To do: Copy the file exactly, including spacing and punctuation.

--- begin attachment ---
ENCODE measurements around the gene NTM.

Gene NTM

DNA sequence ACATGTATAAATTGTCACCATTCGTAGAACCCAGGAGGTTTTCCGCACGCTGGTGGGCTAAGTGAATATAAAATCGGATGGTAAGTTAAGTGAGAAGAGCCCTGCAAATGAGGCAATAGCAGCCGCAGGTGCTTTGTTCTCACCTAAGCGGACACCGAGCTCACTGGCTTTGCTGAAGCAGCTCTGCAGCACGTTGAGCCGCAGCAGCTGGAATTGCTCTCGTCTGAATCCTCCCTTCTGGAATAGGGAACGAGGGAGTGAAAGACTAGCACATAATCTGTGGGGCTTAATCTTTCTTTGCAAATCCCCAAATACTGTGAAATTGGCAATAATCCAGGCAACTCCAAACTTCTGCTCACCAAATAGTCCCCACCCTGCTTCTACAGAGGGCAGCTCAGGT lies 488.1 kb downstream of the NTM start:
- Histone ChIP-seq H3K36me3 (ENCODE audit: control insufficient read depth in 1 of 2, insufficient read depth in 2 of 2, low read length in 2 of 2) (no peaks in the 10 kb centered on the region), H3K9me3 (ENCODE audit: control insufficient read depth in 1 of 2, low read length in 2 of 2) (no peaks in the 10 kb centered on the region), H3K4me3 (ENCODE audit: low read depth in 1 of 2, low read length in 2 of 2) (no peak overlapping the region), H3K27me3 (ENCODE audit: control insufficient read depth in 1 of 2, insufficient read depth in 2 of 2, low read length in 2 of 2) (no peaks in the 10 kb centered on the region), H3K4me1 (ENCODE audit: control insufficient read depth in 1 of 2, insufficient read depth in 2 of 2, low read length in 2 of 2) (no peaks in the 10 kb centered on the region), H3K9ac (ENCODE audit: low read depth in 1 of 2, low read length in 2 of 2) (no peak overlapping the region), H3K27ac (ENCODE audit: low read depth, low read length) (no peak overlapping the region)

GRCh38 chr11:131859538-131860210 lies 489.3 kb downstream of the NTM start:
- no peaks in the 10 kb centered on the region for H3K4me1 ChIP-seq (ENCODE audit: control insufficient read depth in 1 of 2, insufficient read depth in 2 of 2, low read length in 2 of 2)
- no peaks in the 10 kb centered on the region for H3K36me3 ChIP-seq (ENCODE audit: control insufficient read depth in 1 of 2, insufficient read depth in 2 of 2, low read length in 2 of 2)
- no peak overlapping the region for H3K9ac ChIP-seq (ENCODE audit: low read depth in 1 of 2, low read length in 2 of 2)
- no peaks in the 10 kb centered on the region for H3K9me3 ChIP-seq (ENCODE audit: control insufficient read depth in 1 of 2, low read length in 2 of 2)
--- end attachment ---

ENCODE measurements around the gene NTM.

Gene NTM

DNA sequence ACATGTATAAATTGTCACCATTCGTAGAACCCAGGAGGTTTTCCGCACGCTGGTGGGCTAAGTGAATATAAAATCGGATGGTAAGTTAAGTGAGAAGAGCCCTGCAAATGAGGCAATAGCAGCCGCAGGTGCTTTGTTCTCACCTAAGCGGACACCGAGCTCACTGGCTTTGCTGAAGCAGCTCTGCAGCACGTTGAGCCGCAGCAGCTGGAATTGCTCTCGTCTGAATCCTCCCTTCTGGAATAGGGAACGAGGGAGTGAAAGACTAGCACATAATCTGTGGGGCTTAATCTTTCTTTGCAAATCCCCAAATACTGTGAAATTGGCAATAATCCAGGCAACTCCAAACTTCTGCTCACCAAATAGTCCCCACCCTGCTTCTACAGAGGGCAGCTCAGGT lies 488.1 kb downstream of the NTM start:
- Histone ChIP-seq H3K36me3 (ENCODE audit: control insufficient read depth in 1 of 2, insufficient read depth in 2 of 2, low read length in 2 of 2) (no peaks in the 10 kb centered on the region), H3K9me3 (ENCODE audit: control insufficient read depth in 1 of 2, low read length in 2 of 2) (no peaks in the 10 kb centered on the region), H3K4me3 (ENCODE audit: low read depth in 1 of 2, low read length in 2 of 2) (no peak overlapping the region), H3K27me3 (ENCODE audit: control insufficient read depth in 1 of 2, insufficient read depth in 2 of 2, low read length in 2 of 2) (no peaks in the 10 kb centered on the region), H3K4me1 (ENCODE audit: control insufficient read depth in 1 of 2, insufficient read depth in 2 of 2, low read length in 2 of 2) (no peaks in the 10 kb centered on the region), H3K9ac (ENCODE audit: low read depth in 1 of 2, low read length in 2 of 2) (no peak overlapping the region), H3K27ac (ENCODE audit: low read depth, low read length) (no peak overlapping the region)

GRCh38 chr11:131859538-131860210 lies 489.3 kb downstream of the NTM start:
- no peaks in the 10 kb centered on the region for H3K4me1 ChIP-seq (ENCODE audit: control insufficient read depth in 1 of 2, insufficient read depth in 2 of 2, low read length in 2 of 2)
- no peaks in the 10 kb centered on the region for H3K36me3 ChIP-seq (ENCODE audit: control insufficient read depth in 1 of 2, insufficient read depth in 2 of 2, low read length in 2 of 2)
- no peak overlapping the region for H3K9ac ChIP-seq (ENCODE audit: low read depth in 1 of 2, low read length in 2 of 2)
- no peaks in the 10 kb centered on the region for H3K9me3 ChIP-seq (ENCODE audit: control insufficient read depth in 1 of 2, low read length in 2 of 2)